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Nature and the Human Soul: Cultivating Wholeness in a Fragmented World Paperback – 21 Mar 2008

5.0 out of 5 stars 3 customer reviews

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  • Nature and the Human Soul: Cultivating Wholeness in a Fragmented World
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  • Soulcraft: Crossing into the Mysteries of Nature and Psyche
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  • Wild Mind: A Field Guide to the Human Psyche
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Product details

  • Paperback: 528 pages
  • Publisher: New World Library (21 Mar. 2008)
  • Language: English
  • ISBN-10: 1577315510
  • ISBN-13: 978-1577315513
  • Product Dimensions: 3.2 x 15.2 x 22.9 cm
  • Average Customer Review: 5.0 out of 5 stars  See all reviews (3 customer reviews)
  • Amazon Bestsellers Rank: 103,353 in Books (See Top 100 in Books)

Product Description


Addressing the pervasive longing for meaning and fulfillment in this time of world crisis, "Nature and the Human Soul" introduces an innovative developmental psychology that shows how fully and creatively we can mature when we allow soul and nature to guide us. Bill Plotkin presents a model for a human lifespan rooted in the patterns and rhythms of nature, a template for individual development that ultimately yields a strategy for cultural transformation. It describes how to raise children who are in love with life and learning, how to help teenagers develop personalities that are both authentic and socially engaging, how to grow into a fulfilled, soulful adult contributing unique gifts to the greater world, and how to mature into a genuine elderhood of wisdom and cultural leadership.Psychologist and wilderness guide Bill Plotkin guides every reader, stage-by-stage, on the journey toward wholeness and active, contributing engagement with the world.

He goes on to describe the archetypes and the 8 corresponding stages, which are: Innocent (infancy, early childhood), Explorer (middle and late childhood), Societal Entrepreneur & Wanderer (early adolescence, late adolescence), Soul Apprentice and Artisan (early and late adulthood), and Master and Sage (early and late elderhood). Based on the 15 per cent of Western people who exhibit exemplary development, these descriptions offer insight into discovering your potential. They help explain conflict and confusion in our society and point the way to assisting children and adults move through the phases for better lives and a better world.

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Format: Paperback Verified Purchase
This is a Magnum Opus but I just couldn't put it down. It encompasses the cycle of human life from cradle to grave, placing it within the wider world which is something often overlook. There is much wisdom within these pages, many things that resonated with me. I wish it had been around forty years ago when I was just setting off on my journey ... but it's never too late to incorporate the ideas Bill Plotkin outlines here. Reading this has been an enriching experience.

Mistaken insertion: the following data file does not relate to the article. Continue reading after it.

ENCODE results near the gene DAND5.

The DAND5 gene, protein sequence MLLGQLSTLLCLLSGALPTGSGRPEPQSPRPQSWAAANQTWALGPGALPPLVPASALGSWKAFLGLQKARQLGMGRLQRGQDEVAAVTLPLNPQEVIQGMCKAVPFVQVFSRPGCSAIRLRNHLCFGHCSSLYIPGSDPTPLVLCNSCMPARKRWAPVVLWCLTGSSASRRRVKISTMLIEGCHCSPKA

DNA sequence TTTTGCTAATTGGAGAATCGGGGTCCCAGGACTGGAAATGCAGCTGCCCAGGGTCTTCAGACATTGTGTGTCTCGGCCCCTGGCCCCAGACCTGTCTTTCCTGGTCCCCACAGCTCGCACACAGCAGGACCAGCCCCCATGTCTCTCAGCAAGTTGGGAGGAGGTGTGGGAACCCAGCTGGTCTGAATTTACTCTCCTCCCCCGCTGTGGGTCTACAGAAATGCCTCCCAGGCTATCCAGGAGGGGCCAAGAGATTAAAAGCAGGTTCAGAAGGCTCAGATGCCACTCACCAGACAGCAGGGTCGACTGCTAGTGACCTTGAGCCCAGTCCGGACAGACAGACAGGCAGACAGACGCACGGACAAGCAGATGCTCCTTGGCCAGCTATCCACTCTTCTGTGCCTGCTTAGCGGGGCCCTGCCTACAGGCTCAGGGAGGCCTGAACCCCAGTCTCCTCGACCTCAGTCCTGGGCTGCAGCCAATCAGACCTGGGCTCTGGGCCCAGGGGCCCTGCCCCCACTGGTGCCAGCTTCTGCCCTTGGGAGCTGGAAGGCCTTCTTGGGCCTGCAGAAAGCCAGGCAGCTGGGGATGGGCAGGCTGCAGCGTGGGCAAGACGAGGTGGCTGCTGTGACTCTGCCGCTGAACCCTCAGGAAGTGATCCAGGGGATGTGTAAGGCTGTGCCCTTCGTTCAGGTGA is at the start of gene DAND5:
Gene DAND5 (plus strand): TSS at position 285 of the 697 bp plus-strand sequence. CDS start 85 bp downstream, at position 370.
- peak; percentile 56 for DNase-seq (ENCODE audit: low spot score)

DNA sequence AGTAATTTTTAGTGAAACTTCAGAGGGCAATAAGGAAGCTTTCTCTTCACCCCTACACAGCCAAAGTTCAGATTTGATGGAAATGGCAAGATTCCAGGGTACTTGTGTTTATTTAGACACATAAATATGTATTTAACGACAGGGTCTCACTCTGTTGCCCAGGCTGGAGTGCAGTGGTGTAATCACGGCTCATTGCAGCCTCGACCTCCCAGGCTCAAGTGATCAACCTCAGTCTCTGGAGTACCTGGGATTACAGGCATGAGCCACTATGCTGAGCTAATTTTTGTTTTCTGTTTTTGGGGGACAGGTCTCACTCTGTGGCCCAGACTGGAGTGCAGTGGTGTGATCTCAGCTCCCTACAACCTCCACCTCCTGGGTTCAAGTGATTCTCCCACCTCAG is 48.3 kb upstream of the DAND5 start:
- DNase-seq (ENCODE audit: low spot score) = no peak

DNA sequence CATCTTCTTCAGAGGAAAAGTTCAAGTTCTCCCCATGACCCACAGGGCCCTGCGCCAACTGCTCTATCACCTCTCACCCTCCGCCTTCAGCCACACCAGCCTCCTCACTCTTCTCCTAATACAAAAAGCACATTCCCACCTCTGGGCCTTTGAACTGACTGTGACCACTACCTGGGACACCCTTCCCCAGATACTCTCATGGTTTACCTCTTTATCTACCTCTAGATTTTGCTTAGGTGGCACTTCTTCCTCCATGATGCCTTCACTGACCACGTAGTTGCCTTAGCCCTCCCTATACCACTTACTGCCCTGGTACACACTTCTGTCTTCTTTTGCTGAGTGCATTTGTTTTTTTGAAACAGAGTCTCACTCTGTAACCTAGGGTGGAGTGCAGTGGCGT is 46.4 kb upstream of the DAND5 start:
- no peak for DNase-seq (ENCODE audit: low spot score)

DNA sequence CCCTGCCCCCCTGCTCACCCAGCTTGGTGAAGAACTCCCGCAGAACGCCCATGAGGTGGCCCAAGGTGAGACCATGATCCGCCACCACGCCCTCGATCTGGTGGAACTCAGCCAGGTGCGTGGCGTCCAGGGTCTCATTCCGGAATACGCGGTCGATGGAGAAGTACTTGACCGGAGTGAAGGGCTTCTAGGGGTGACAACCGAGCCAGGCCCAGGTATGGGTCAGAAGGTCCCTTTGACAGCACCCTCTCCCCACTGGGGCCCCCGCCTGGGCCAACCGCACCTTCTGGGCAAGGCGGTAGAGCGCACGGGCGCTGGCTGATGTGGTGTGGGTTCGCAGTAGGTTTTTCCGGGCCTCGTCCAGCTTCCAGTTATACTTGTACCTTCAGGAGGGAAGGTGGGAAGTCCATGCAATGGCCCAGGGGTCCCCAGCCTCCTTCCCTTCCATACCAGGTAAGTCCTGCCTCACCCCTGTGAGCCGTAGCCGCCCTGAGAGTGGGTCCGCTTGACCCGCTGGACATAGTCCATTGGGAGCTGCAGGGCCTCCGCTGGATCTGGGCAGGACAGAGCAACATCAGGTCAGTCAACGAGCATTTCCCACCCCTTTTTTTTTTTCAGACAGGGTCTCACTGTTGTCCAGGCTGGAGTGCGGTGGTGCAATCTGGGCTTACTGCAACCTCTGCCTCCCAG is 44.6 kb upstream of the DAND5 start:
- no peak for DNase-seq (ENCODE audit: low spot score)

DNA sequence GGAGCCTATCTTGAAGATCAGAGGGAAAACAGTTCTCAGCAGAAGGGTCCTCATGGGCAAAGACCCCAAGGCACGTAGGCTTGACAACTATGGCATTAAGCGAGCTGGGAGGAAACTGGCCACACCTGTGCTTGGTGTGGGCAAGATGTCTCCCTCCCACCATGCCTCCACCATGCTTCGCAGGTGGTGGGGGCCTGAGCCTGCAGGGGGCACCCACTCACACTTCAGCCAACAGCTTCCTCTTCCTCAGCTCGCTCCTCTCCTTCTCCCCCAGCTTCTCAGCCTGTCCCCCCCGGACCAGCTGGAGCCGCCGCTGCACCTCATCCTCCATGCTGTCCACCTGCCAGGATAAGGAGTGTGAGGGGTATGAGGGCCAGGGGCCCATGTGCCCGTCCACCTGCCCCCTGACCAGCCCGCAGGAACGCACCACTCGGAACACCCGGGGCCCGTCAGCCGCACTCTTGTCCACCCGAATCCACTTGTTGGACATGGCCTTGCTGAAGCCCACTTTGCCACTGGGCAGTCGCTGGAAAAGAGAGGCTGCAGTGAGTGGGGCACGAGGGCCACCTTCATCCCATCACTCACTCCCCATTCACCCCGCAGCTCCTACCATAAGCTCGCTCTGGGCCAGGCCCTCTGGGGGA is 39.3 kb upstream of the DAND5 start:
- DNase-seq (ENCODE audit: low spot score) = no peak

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Format: Paperback
`Nature and the Human Soul' captures the progressive succession of human life in an easy and understanding way. Plotkin has the unique ability to reach the most brilliant scholar and the slowest child in the same sentence and be understood by both. So many of these books target the snobbish intellectual who boasts a list of academic acclaim.

What I am saying here is don't pass this book up because you think you will need a dictionary alongside it to understand what it has to say.

Yet, in one respect I came away perplexed. In this work there seems to be a confusion of the word `soul' with the word `spirit' as if they are one and the same thing. Nothing could be further than the truth.

I found another 'easy read' The Reincarnation of Albino Luciani: In Search of the Human Soul which does define the four dimensions of a human being: body - mind - spirit - soul as the four distinctly different things they are.

Albino Luciani was Pope John Paul I who was murdered in the Vatican in 1978 after only 33 days on the job because of his liberal left wing idealsThe Vatican Murders: The Life and Death of John Paul I. As a young seminarian he would often ask his teachers: "What is the human soul?" He always got the same answer: "It is just something we don't understand."

As a result he dedicated his doctoral thesis `The Origin of the Human Soul' to defining specifically what one is speaking of when one utters the phrase "the human soul." Like most people at one time I confused the 'spirit' and 'soul' as being synonymous.
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This one of the best maps around for Soul Work. Deeply inspiring and profound. Would highly recommend.